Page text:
CDC Traveling Exhibitions
Through the Eyes of the Eagle: Illustrating Healthy Living for Children Traveling Exhibit Overview
The Eagle Books exhibit featured the 65 original watercolors used in diabetes prevention stories for Native American children and all those interested in the road to healthy living. For thousands of years, Native Americans have told stories to pass on their history, knowledge, and culture to future generations. In the Eagle Books, a wise eagle is the tribal elder, who teaches traditional ways of health that children can remember and retell in their homes, schools, and communities.
The stories were written by Georgia Perez and illustrated by Patrick Rolo (Bad River Ban of Ojibwe, Wisconsin) and Lisa A. Fifield (Oneida Tribe, Wisconsin). The series was developed by the Centers for Disease Control and Prevention in collaboration with the Tribal Leaders Diabetes Committee and the Indian Health Service. The Eagle Books have been widely distributed in Native communities and across the United States with the help of many tribal leaders and organizations from all directions: north, south, east, and west. The messages of the elders reached a broader audience through the Eagle Books exhibit.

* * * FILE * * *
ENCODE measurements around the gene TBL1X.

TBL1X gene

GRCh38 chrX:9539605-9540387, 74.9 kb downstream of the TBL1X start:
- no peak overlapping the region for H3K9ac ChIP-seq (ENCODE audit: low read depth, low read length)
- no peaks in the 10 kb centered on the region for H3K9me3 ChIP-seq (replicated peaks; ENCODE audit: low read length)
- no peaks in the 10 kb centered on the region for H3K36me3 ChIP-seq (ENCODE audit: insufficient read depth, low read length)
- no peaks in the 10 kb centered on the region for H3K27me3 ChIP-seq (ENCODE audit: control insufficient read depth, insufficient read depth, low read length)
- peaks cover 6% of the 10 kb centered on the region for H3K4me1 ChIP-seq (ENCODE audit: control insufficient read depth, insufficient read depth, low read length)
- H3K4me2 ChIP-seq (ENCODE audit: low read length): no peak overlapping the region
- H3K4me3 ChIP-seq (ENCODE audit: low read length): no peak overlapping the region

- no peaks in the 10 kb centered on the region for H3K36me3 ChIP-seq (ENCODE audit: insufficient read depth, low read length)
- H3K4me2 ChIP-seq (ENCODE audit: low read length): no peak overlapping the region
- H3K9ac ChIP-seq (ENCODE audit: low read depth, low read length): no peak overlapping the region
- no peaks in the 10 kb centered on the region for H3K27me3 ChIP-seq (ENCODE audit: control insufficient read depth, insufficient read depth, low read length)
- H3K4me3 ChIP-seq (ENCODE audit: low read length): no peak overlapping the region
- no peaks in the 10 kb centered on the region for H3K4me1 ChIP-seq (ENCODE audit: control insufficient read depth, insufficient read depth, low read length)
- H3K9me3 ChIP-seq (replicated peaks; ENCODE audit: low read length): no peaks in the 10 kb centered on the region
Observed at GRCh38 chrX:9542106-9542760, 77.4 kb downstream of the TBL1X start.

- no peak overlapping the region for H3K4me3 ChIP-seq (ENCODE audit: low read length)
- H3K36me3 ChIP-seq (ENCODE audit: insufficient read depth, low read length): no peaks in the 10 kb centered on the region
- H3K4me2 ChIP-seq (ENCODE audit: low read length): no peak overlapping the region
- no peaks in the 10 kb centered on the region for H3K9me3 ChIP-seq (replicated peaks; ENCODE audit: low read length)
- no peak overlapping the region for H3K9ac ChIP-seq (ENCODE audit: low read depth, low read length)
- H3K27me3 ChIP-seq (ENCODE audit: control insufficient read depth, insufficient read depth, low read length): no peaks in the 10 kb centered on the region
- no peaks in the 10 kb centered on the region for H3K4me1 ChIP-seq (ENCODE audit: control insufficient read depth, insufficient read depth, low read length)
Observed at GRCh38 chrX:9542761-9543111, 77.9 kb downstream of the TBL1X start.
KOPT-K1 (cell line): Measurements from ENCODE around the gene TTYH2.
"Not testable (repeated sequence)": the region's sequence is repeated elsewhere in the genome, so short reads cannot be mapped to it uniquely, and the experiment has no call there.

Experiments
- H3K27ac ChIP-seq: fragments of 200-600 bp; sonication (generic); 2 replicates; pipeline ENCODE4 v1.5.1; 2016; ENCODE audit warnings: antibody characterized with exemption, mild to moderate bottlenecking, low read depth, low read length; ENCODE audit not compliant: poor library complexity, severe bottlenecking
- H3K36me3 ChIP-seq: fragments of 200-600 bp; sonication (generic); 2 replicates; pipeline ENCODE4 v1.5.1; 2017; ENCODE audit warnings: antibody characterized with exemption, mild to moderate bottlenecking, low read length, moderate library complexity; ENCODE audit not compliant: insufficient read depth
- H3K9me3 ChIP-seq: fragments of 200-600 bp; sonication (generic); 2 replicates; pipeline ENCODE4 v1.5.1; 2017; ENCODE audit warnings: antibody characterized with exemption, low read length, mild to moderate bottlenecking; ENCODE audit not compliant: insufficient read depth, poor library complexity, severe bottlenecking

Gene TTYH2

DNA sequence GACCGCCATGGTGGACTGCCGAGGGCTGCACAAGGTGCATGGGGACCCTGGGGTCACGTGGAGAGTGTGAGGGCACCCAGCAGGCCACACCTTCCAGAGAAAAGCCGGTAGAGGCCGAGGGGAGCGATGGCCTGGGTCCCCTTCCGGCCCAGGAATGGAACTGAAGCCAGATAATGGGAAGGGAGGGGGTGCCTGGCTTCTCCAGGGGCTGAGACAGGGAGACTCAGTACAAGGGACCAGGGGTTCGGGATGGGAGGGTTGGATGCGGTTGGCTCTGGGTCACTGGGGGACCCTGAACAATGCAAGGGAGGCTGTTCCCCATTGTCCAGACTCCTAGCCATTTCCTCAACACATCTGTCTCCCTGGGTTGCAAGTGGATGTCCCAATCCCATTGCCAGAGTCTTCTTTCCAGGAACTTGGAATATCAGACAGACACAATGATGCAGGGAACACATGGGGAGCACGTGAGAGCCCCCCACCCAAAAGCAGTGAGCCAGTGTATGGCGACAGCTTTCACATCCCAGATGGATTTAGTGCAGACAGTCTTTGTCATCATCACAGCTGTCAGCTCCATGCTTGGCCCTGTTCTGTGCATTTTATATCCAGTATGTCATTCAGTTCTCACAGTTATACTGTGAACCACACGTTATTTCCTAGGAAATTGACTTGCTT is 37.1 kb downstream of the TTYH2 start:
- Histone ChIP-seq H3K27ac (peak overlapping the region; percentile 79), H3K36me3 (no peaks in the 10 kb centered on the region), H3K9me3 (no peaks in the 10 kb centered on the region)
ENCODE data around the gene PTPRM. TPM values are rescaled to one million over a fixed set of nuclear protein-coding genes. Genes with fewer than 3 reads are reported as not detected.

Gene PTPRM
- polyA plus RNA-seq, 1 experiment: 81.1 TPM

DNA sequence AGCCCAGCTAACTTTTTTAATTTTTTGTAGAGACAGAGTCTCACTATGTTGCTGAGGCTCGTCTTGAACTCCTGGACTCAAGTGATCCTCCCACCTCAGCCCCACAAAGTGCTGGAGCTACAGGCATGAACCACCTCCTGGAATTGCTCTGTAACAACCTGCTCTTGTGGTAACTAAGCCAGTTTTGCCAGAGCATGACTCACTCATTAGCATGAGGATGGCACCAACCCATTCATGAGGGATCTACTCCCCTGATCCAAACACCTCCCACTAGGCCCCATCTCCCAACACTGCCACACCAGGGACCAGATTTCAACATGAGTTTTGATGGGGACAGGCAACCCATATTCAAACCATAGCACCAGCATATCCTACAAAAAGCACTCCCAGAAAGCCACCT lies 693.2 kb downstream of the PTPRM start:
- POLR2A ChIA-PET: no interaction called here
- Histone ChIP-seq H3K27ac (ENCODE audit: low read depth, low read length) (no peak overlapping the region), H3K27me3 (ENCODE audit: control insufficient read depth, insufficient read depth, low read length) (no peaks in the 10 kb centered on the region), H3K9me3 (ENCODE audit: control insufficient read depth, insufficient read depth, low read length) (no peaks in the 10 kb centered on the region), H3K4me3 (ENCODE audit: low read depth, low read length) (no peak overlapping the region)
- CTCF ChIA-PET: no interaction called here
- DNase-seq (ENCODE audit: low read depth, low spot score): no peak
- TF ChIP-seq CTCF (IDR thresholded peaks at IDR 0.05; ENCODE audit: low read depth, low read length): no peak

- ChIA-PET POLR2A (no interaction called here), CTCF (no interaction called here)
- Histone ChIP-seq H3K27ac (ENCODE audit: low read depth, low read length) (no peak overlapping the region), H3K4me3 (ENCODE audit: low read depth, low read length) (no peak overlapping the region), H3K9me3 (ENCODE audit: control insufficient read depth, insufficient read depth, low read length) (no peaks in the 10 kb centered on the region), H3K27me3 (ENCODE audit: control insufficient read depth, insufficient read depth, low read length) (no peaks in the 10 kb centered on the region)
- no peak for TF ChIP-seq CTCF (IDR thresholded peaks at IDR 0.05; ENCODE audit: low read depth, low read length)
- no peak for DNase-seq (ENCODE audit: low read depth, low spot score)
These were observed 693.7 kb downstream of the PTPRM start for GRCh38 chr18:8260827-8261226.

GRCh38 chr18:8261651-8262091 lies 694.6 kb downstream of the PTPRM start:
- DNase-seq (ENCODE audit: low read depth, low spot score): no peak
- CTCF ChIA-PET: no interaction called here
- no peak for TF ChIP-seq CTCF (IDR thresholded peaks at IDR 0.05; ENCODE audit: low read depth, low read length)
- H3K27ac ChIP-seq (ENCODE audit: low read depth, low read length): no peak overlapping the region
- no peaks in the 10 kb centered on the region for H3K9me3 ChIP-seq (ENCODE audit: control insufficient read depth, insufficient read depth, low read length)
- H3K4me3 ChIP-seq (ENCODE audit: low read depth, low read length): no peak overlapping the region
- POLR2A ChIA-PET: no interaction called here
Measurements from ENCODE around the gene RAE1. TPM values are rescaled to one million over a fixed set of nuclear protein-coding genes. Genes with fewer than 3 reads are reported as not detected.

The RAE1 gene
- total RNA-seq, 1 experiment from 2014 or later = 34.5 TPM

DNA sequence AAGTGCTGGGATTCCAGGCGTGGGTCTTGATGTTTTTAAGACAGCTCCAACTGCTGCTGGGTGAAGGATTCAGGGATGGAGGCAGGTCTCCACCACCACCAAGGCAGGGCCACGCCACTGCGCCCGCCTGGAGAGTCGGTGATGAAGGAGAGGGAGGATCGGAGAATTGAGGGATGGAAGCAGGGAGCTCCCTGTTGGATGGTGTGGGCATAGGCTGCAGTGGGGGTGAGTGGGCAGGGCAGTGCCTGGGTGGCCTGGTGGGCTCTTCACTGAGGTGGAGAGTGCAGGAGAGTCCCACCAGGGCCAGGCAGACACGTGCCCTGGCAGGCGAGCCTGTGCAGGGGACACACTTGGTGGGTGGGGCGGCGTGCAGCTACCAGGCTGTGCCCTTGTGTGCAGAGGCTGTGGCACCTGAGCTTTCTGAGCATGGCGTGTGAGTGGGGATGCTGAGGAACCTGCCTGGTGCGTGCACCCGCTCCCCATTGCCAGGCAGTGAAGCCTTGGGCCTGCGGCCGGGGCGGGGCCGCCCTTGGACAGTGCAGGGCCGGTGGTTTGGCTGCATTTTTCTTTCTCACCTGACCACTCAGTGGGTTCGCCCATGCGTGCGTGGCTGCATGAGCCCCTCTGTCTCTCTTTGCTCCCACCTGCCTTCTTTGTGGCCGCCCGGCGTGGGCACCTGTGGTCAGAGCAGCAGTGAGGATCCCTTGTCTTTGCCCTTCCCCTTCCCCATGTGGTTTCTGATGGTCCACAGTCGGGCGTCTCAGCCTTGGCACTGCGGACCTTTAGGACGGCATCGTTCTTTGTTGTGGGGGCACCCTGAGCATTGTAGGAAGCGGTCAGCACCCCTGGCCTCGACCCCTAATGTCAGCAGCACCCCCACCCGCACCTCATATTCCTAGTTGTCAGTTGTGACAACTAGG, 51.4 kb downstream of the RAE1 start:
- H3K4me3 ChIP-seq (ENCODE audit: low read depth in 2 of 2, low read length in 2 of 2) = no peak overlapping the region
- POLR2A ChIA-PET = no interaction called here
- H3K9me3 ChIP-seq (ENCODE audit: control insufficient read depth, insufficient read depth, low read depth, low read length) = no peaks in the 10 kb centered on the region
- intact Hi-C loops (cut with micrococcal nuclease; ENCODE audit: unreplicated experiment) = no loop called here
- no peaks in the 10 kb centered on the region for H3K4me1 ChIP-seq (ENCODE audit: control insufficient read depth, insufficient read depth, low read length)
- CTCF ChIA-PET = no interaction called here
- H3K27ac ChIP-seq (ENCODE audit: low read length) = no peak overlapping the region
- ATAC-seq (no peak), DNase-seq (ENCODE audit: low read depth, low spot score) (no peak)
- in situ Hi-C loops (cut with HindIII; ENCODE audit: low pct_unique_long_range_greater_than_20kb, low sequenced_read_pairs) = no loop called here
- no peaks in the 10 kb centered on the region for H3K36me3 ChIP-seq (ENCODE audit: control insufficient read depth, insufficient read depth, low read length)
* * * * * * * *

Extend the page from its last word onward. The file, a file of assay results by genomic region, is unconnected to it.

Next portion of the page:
The exhibit of original artwork opened at the David J. Sencer CDC Museum at CDC's headquarters in Atlanta, Georgia in 2006. A national tour began in October 2008 at The National Museum of the American Indian in Washington, DC and at The George Gustav Heye Center in New York, both Smithsonian Institution Museums. From 2009-14, the exhbition was displayed from coast to coast at 15 venues in 10 states: AZ, CT, FL, IL, MA, NM, OH, OK, OR, and VA. The final stop was Chickasaw Cultural Center in Sulphur, OK.
- Page last reviewed: June 9, 2010
- Page last updated: June 9, 2010
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- Centers for Disease Control and Prevention
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